Of course, "governments" of resource-rich areas can employ PMCs to seize and hold the rich areas of a country while simply ignoring the rest. We have already seen this with local militias and the "blood diamonds" but have not seen it applied in a systematic way. We may be seeing the first signs of this in Africa. Sudan has hired Chinese firms to provide security for its oil facilities. These firms not only provide reliable security, weapons, and training for Sudanese; they have no comments on how Sudan chooses to conduct its internal affairs. Similarly, Chad may have entered talks with private companies to circumvent the requirement that a percentage of the oil revenues be held in trust for the general population.
Using private military companies, a very small minority can control a country. While small minorities have often seized control of governments, it requires effective security forces to keep such governments in power. In many parts of the world, such forces imply are not reliable so a prudent government must pay some attention to the majority. If they hire an effective PMC, rulers will no longer need to negotiate with the majority to maintain power. Instead, they can rely on contracted security. Worst case, they will focus the PMC on protecting the wealth-generating parts of the country. They have no reason to bother with the poorer regions and may simply abandon those areas to poverty and lawlessness. The net result is more under- or ungoverned spaces in unstable parts of the world.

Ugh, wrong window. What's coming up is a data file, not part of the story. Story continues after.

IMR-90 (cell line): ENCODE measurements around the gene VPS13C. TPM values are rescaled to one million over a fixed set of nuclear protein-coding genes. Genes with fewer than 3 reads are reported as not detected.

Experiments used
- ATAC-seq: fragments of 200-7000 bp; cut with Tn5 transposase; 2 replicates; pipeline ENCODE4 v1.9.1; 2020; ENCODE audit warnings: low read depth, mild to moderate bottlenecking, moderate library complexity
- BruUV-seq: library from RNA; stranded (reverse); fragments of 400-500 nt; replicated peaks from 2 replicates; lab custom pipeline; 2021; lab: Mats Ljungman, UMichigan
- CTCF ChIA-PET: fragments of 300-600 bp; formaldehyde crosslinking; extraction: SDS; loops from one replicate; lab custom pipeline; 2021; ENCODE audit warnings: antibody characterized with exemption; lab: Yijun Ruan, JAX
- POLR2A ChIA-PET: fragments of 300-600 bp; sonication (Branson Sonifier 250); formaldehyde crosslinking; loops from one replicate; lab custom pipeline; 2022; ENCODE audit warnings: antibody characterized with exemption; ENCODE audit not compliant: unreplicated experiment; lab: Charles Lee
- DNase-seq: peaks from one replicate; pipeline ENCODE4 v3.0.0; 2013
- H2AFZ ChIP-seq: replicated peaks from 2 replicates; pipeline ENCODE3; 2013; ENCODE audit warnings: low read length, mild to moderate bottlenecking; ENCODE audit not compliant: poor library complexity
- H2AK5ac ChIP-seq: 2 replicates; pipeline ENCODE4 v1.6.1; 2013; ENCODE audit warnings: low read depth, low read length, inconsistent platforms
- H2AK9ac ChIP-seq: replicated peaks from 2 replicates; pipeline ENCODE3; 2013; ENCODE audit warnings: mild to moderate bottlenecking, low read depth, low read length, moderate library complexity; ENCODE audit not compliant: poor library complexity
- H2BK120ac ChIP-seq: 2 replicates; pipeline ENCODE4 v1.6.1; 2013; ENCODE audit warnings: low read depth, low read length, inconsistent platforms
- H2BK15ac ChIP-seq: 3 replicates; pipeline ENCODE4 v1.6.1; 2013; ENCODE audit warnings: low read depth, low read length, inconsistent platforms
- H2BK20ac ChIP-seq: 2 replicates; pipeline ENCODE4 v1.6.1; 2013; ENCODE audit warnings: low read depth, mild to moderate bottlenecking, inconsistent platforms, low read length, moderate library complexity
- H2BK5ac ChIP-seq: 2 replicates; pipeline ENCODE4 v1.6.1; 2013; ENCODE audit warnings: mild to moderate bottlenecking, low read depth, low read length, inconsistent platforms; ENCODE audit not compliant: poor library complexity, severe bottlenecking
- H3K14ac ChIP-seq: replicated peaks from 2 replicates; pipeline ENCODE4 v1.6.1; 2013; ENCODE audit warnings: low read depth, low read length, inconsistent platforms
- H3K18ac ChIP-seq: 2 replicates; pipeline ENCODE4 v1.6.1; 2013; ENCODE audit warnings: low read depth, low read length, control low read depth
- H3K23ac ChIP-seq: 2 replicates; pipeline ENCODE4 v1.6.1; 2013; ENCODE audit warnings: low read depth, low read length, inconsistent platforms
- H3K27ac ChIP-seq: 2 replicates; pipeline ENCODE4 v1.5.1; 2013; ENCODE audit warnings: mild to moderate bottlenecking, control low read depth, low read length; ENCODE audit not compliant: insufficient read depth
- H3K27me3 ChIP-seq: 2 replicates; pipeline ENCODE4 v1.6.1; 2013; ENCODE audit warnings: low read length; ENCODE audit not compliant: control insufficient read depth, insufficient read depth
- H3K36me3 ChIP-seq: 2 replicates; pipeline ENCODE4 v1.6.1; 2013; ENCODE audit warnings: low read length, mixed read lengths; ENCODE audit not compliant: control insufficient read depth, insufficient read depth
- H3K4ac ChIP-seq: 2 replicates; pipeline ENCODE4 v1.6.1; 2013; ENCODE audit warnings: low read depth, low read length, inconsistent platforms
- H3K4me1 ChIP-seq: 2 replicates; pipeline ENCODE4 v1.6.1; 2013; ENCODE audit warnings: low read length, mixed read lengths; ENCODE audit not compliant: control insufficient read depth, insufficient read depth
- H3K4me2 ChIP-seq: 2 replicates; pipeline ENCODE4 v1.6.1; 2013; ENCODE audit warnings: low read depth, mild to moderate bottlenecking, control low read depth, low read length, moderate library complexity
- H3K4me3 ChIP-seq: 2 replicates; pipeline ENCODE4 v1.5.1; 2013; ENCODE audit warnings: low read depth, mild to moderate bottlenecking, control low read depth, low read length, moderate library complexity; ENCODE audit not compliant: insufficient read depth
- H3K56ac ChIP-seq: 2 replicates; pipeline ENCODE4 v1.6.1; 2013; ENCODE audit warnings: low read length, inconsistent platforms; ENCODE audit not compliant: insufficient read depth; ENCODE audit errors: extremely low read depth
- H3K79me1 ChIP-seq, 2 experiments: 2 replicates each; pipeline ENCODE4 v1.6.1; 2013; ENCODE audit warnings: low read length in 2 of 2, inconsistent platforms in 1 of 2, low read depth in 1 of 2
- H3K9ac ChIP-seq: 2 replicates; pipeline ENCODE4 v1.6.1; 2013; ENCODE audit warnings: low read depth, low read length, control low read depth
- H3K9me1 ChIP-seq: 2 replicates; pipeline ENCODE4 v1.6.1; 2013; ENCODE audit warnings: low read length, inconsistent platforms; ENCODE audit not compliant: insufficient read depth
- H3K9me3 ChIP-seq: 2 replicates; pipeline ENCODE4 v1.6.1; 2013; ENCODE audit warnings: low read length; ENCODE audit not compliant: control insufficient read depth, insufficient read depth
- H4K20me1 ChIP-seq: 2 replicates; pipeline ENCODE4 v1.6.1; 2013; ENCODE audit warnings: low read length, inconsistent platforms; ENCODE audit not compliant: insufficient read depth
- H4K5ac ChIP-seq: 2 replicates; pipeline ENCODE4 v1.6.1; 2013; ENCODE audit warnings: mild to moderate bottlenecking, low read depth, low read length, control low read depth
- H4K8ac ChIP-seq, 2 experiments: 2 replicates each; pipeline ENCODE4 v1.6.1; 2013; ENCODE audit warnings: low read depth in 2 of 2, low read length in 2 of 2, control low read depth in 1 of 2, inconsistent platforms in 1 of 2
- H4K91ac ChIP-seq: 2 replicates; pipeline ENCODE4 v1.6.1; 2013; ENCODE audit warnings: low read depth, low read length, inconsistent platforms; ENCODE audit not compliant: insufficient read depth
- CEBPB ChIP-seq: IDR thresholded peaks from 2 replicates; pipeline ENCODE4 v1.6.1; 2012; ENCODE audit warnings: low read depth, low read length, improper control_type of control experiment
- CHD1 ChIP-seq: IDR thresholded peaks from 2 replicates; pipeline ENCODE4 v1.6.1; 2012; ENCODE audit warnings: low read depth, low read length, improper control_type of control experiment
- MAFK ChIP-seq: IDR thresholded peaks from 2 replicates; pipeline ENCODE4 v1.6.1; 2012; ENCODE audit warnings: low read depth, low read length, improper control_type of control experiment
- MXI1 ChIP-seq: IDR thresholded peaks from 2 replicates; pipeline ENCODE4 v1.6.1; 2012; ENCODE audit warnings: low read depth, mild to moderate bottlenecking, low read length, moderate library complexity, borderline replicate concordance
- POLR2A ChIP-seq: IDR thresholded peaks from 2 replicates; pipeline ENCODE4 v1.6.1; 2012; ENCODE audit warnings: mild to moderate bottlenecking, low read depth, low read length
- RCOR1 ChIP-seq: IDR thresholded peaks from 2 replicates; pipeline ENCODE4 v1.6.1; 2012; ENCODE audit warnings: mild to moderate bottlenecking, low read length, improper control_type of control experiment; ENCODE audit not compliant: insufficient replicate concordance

Another intriguing use for PMCs is to establish forward operating bases and forward-deployed forces. In the same way the British used the East India Company to establish bases and regiments in India, China can use commercial entities throughout the world. Chinese PMCs already have a major ground presence in Africa, Chinese commercial entities are building ports along the shipping lanes from the Middle East to China, and China has the potential to offer naval PMCs to provide security against pirates along major shipping routes. As an example, in March of 2006, Somalia negotiated with a Chinese naval firm to train and equip a Somali coast guard. Such naval PMCs will obviously need maintenance and support facilities, which the companies will build. In effect, the PMCs can establish a chain of naval facilities near the choke points of the sea routes.
To date, Western media and legislatures have focused on the operations of Western private military companies. Yet the true potential for providing very large, well-trained, and well-armed private militaries lies with China. India and other high-population, low employment countries can be expected to follow in China's footprints.